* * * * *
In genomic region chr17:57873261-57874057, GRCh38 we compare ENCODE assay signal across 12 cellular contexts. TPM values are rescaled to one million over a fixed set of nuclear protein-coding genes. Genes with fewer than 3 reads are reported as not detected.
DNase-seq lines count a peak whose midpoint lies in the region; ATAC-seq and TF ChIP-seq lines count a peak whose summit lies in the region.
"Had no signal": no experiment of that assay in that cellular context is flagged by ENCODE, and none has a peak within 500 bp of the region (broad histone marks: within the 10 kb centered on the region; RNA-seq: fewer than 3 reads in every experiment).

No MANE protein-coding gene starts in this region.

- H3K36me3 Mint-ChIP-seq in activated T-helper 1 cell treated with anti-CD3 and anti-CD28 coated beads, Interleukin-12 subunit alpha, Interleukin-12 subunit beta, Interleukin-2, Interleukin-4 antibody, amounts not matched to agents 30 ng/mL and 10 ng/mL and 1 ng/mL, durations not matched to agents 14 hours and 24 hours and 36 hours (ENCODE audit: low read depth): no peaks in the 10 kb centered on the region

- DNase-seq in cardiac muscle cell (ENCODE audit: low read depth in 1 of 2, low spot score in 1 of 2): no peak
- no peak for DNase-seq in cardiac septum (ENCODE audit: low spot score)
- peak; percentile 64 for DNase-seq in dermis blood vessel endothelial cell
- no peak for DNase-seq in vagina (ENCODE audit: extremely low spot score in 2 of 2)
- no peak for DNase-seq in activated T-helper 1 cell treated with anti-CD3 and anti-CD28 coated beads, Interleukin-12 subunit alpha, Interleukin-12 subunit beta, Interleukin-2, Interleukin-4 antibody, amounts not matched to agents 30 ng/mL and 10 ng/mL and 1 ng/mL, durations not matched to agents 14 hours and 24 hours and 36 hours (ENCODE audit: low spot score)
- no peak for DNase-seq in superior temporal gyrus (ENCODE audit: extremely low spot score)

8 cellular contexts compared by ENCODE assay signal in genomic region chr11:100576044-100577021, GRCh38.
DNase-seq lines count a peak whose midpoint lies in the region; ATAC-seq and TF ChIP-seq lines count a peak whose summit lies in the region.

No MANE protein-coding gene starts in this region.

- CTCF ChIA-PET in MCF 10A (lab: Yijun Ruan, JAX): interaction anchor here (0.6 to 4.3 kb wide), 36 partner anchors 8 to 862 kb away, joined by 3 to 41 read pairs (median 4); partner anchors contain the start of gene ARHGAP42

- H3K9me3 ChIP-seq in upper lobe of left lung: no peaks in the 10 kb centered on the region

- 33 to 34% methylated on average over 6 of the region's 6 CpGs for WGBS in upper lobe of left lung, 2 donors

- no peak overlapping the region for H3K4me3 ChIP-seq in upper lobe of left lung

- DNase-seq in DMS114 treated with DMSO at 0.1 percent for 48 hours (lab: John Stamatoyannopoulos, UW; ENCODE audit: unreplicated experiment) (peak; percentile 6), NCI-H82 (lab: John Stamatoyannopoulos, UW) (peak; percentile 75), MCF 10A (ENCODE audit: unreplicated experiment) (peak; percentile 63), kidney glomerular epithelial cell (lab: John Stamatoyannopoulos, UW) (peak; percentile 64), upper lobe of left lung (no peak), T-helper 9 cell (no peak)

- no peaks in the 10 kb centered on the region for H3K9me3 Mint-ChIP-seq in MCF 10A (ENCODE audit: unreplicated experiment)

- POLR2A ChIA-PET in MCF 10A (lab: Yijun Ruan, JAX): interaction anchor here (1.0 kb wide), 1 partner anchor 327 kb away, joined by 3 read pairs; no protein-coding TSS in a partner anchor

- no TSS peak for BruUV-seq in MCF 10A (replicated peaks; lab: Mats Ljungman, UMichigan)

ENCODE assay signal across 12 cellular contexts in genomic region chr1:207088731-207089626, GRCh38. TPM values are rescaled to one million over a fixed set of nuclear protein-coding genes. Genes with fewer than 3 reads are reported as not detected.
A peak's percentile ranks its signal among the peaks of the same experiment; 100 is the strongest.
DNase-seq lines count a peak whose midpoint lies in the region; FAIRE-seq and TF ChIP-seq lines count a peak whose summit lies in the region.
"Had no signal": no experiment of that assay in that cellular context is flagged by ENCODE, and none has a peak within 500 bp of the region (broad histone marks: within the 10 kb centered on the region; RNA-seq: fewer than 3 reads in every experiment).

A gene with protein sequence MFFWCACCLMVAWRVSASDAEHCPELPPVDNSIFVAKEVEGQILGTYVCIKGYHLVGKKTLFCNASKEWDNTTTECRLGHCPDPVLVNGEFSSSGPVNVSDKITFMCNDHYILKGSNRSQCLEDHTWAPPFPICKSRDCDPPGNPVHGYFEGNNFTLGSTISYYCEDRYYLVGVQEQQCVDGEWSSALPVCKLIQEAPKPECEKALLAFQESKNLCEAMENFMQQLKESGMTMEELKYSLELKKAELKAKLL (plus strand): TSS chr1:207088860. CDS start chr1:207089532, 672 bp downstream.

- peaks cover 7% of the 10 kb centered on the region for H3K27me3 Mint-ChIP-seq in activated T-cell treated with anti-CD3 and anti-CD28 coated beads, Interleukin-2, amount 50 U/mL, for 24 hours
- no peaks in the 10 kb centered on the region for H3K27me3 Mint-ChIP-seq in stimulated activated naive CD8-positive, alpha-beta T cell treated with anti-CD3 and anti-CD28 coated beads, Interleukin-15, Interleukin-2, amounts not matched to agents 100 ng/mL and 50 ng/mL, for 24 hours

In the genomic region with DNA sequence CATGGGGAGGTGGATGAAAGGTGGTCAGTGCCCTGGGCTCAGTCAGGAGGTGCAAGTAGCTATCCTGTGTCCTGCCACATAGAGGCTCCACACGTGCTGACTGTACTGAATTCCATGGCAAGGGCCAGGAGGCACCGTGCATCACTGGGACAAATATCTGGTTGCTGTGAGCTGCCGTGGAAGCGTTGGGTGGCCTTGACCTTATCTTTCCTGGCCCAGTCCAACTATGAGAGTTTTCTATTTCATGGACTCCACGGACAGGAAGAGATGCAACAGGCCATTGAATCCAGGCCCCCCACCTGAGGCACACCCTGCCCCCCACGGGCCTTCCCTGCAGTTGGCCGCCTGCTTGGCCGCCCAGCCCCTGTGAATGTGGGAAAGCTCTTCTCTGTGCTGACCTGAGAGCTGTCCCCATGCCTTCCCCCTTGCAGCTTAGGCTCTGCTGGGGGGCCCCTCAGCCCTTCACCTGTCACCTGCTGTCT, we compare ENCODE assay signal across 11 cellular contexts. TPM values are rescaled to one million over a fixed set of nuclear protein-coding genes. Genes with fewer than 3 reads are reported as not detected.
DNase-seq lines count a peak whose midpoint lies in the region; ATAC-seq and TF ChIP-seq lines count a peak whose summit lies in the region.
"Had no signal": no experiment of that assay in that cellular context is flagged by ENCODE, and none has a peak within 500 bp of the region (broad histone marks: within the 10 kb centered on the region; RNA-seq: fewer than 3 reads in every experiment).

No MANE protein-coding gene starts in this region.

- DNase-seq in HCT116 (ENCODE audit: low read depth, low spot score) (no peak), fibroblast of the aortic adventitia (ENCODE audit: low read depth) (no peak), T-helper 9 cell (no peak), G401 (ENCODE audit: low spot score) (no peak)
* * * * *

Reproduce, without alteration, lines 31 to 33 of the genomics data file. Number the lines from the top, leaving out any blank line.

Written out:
DNase-seq lines count a peak whose midpoint lies in the region; ATAC-seq and TF ChIP-seq lines count a peak whose summit lies in the region.
"Had no signal": no experiment of that assay in that cellular context is flagged by ENCODE, and none has a peak within 500 bp of the region (broad histone marks: within the 10 kb centered on the region; RNA-seq: fewer than 3 reads in every experiment).

No MANE protein-coding gene starts in this region.